Each year amendments are made to the Federal Rules of Bankruptcy Procedure, which govern how bankruptcy cases are managed. The amendments address issues identified by an Advisory Committee made up of federal judges, bankruptcy attorneys, and others. The rule amendments are ultimately adopted by the U.S. Supreme Court and technically subject to Congressional disapproval.

Just A Handful Of Rule Amendments This Year. This year there are only four bankruptcy rule amendments expected to take effect on December 1, 2021. They are all relatively minor technical or administrative revisions. That means you don’t have to worry about major bankruptcy rule changes this year — good to know.

Here are the amendments:

  • Rule 2005, addressing release conditions for a debtor taken into custody, was amended to refer to the correct section of Title 18.
  • Rule 3007, governing service of claim objections, was amended to make clear that an insured depository institution, now identified only as one “defined in section 3 of the Federal Deposit Insurance Act,” also has to be served pursuant to Rule 7004(h) and its more rigorous service requirements (including certified mail in some situations). Although a minor change, it’s a good reminder of the special service rules that apply to FDIC insured depository institutions. The Committee Note clarifies that this provision does not apply to credit unions because they’re covered by National Credit Union Administration insurance instead of FDIC insurance.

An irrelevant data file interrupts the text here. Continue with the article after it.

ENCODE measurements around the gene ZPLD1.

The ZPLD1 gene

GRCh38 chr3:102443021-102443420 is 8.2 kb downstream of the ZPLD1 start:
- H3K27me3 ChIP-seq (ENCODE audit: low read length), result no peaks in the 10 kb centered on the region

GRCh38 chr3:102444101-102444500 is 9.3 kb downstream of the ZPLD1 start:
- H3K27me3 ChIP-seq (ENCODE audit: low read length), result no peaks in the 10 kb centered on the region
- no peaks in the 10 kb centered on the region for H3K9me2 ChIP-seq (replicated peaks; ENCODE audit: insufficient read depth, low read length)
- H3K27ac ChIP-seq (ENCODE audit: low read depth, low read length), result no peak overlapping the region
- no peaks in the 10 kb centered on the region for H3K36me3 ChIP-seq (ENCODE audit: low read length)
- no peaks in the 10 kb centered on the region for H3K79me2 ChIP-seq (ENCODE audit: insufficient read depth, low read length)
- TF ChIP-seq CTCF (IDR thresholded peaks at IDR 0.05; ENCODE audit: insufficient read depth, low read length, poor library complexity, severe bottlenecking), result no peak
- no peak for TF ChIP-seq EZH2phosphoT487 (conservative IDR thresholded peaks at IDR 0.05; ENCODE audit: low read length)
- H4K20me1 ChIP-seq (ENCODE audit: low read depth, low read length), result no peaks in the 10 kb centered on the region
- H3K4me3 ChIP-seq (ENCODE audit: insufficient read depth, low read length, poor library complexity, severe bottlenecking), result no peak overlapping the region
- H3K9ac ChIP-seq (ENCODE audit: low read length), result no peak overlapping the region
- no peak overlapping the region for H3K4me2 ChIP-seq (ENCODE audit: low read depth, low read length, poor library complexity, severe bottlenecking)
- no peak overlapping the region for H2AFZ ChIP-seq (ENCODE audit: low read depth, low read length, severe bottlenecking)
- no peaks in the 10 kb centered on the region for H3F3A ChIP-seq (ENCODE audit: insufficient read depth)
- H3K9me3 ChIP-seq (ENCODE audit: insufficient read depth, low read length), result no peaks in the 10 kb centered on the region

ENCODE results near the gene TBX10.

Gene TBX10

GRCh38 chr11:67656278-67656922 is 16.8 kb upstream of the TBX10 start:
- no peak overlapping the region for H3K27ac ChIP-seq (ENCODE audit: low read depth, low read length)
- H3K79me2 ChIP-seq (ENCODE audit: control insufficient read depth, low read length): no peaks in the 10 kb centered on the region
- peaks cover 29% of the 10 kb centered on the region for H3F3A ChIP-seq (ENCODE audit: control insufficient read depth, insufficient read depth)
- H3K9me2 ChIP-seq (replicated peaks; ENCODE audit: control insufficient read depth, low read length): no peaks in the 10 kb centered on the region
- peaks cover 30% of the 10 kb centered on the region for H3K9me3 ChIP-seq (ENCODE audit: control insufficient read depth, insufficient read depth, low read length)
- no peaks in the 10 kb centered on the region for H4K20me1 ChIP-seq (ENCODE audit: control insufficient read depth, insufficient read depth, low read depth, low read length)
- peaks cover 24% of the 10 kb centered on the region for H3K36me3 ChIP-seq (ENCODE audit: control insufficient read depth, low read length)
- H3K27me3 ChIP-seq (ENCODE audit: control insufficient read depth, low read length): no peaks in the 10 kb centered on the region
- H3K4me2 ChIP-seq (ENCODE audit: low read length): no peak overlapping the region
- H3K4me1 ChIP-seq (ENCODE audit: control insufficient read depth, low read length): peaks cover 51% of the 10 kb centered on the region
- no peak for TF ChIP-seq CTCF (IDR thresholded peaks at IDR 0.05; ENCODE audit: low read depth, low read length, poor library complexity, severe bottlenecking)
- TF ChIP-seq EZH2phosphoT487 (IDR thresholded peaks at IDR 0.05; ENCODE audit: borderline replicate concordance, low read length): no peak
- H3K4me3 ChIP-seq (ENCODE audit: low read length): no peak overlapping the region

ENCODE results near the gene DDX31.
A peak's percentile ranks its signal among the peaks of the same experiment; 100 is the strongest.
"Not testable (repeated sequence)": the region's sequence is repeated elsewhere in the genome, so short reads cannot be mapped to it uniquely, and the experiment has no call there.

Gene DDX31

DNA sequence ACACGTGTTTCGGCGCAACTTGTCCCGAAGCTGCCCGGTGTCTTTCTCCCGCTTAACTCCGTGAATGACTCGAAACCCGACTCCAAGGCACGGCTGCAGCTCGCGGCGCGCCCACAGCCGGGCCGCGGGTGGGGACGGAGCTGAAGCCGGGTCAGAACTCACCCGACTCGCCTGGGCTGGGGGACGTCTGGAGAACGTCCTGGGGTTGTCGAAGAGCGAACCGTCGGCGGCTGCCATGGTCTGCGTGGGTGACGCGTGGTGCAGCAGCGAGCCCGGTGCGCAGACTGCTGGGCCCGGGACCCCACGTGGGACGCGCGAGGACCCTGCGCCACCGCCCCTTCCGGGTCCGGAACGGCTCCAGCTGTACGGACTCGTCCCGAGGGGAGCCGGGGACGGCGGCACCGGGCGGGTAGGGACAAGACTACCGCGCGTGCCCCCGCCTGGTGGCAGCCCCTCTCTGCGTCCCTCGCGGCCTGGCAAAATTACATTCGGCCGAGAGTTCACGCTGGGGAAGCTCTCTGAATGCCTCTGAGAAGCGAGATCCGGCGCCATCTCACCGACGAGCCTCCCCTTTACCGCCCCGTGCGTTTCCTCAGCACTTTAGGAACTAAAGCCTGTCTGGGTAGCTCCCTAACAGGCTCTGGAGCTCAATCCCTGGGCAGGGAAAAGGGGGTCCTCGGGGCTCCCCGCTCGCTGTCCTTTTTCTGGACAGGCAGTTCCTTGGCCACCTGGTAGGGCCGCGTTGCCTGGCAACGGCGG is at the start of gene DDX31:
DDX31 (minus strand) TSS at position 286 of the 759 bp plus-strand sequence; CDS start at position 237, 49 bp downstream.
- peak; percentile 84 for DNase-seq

• Rule 7007.1, involving corporate ownership disclosures, was amended to align with similar disclosure rules in the Federal Rules of Appellate Procedure and the Federal Rules of Civil Procedure. It has been revised to apply only to nongovernmental corporations, although including when such corporations intervene in bankruptcy cases and adversary proceedings.
  • Rule 9036, governing notice and service, was amended to address high-volume paper-notice recipients and to specify procedures for such recipients related to the Bankruptcy Noticing Center (BNC).
  • Although not a Bankruptcy Rule, Federal Rule of Appellate Procedure 6, which governs bankruptcy appeals, was also revised slightly but only to change the reference to a form given amendments made to Federal Rule of Appellate Procedure Rule 3 (which, in turn, split former Form 1 into Form 1A and Form 1B).

I Need A Redline. No question — the best way to see the changes (and how minor they are this year) is to review a redline. Follow the link in this sentence for the complete set of rule changes, including redlines showing the revisions made, as well as the Advisory Committee’s explanations for each amendment. In addition to the amendments discussed above to the Federal Rules of Bankruptcy Procedure (the redline changes start at page 61), the linked document includes the amendments to the Federal Rules of Appellate Procedure.

December Is Almost Here. These rule amendments are slated to take effect on December 1, 2021, which will be here before you know it (and so will 2022).


Image Courtesy of Flickr by Robert Lyle Bolton